Lead shot: A historical reflection

Colin Shedden

Colin Shedden

Colin Shedden has been BASC Scotland director since 1994 having first worked for BASC from 1984. He holds a PhD in Zoology from the University of Glasgow and has been embroiled in the debates surrounding lead shot for over 30 years.

When I was first employed by BASC back in 1984, my first job as International Affairs Officer was to produce a paper on the European Hunters’ Contribution to Lead Shot Poisoning of Waterfowl. My work was funded by a number of European hunter organisations. 

Evidence of poisoning

The paper that I produced showed that there was a progressive level of poisoning – grazing waterfowl like geese and wigeon had the lowest levels, dabbling duck like mallard were around four per cent and diving duck had the highest levels of lead ingestion – around eight or nine per cent. 

I argued that this was less than levels found in north America and that large-scale die-offs were unusual in Europe. There was no need, at that time, to change to non-lead alternatives. 

American scientists contested this. However, I recognised that the evidence of avoidable waterfowl losses was conclusive and that the future of lead shot, over wetlands in particular, was limited. 

Non-lead alternatives

BASC arranged a number of events that involved the use of steel shot to demonstrate the relative safety and effectiveness of non-lead alternatives. At that time, we did not have a range of shotguns available for demonstration, so I got my (then) only shotgun modified to shoot with steel. 

It was an AYA Yeoman side-by-side 12 bore and I got a local gunsmith to reduce the choke in both barrels to ¼.  From 1985 onwards that gun, a model familiar to many BASC members, shot a lot of the earlier (primitive) steel loads. It is still in my cabinet and just as it was when I bought it 35 years ago in Newton Stewart for £50. Probably still only worth £50 but that is another story.

I remained involved in the lead shot debate at an international level and in or around 1989 attended a key conference in Brussel on lead ammunition. Again, my presentation was in defence of the continued use of lead. 

I can assure you that I was not a popular speaker at that event and everything possible was done by the organisers to derail me, including cutting my presentation from 20 minutes to 10.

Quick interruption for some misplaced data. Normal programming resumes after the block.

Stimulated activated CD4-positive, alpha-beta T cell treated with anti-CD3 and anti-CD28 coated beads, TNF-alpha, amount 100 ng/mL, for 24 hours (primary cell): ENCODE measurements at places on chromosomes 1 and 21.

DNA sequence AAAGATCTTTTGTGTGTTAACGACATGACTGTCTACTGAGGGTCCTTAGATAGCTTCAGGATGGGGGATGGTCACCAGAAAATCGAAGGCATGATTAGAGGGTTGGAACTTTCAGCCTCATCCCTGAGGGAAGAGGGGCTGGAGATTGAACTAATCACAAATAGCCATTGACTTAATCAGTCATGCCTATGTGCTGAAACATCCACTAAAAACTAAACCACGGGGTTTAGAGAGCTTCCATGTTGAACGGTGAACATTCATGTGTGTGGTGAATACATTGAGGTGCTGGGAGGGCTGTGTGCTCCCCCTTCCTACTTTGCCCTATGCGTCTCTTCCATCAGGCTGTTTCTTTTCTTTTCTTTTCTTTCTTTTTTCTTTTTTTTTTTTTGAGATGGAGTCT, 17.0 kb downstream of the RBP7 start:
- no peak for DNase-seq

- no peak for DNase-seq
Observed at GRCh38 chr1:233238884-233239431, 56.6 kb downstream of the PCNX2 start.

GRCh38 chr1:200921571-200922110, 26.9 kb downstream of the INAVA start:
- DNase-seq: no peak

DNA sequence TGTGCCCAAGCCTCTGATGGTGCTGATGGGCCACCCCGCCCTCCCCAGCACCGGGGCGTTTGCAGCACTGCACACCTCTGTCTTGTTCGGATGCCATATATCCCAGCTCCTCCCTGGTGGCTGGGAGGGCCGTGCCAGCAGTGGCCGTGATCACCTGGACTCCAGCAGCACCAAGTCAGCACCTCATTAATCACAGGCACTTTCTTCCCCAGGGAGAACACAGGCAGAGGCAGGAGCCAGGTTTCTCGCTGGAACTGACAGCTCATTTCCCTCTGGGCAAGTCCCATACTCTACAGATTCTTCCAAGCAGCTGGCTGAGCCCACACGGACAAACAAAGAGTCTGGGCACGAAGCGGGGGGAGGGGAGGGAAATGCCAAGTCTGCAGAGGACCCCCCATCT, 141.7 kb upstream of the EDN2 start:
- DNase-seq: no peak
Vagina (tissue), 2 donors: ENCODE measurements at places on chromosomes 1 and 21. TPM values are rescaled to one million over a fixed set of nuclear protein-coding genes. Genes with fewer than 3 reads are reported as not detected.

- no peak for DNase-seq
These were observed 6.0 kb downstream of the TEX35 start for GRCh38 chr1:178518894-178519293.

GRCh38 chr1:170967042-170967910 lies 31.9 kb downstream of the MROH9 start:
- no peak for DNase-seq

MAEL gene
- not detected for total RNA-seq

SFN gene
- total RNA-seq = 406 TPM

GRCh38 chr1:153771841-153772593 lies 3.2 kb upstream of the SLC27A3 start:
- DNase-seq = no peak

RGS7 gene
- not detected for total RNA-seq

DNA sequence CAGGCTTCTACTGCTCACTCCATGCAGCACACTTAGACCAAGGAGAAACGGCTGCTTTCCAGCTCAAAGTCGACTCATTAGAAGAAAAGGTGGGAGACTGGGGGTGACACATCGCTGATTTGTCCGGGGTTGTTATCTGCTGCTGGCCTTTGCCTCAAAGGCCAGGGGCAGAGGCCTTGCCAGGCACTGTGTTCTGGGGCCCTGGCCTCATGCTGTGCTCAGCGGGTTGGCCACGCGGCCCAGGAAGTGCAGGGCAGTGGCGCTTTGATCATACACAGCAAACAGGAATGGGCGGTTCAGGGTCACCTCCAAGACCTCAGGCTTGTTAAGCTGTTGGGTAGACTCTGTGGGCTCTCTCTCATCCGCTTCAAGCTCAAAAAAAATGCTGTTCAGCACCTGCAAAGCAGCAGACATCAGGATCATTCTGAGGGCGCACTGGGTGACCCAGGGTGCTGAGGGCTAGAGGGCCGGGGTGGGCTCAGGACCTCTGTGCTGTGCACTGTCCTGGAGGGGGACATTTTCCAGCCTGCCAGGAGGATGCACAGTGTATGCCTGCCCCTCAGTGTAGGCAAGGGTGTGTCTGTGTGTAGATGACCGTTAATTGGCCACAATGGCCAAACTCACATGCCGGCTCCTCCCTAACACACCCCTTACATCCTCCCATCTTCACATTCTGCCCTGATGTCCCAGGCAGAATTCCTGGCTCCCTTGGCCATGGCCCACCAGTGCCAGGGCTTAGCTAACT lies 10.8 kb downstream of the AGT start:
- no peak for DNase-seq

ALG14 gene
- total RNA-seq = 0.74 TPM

Within BASC I was not the only one defending lead – Dr John Harradine’s work over decades should be applauded by the shooting community. Without his contribution, on behalf of BASC, we would now have been paralleling Denmark and probably recognising 25 years of being lead free.

Defending shooting in Scotland

Moving on, I came back to Scotland and have been BASC’s Scottish director for 25 years. Over this period I helped guide Scottish Government when they introduced their own legislation to restrict the use of lead shot on or over wetlands in 2004

I helped ensure that this did not affect moorland (thereby exempting grouse shooting) and also facilitated the ability to shoot ducks and geese with lead over stubble fields and when shooting away from wetland features. 

All of this ensured that lead shot did not fall into wetlands, where waterfowl could pick it up, but allowed lead to be used everywhere else. Wildfowlers accepted this change on the foreshore (wetland), but many other inland shooters probably did not. It did not prevent continued wider environmental contamination with lead shot.

Reflecting on the status quo

After 36 years I am still surprised that we are continuing to shoot with lead shot. BASC has successfully supported the continued use of lead for decades and without this advocacy I am sure that we would have been lead-free years ago.

There is little recognition or thanks for what we have done in the past; for wildfowlers, inland duck shooters, pigeon shootersgame shooters, or even a realisation that we are currently in a really strong position.

We now have sustainable alternatives to lead shot and we have five years to make the transition, hopefully. 

If we do not embrace this now, we will all be exposed to possibly restrictive legislation within a much shorter timescale.

The evidence requiring change has been there for many years.

Effectiveness of non-lead alternatives

For those who say that alternatives to lead do not work, I would say that on my little flight pond at home, a modest little splash that attracts at most 50 mallard, me, my neighbours and friends have shot steel for 15 years and nobody has complained and no guns have been damaged. I supply all the cartridges and all over-and-unders and side-by-sides have coped more than adequately.

For those who claim that steel has no penetrative ability, I would just say that I have been involved in a number of simple demonstrations comparing lead to steel. The latest was last Tuesday in Caithness at an event hosted by SNH for farmers keen to control migratory geese under licence. Both lead and tungsten performed poorly in penetration compared to steel when shooting at (old) boxed copies of Sporting Gun. We have done the same at events on Islay and Orkney.

For those who say that lead has never poisoned a duck or goose, I would just say that our wildfowling officers were on holiday on the Tay Estuary in January and saw some greylag geese behaving abnormally. They shot one and their dogs retrieved two. They dropped them in at WWT Slimbridge and the analysis showed that their symptoms were consistent with lead poisoning. Blood and tissue analyse also confirmed this. They had ingested lead pellets and were destined to die on the Tay. BirdLife International claim that one million waterfowl die each year in Europe from lead shot poisoning. I would challenge that, but if you scale up three geese on the Tay it may be difficult to contest.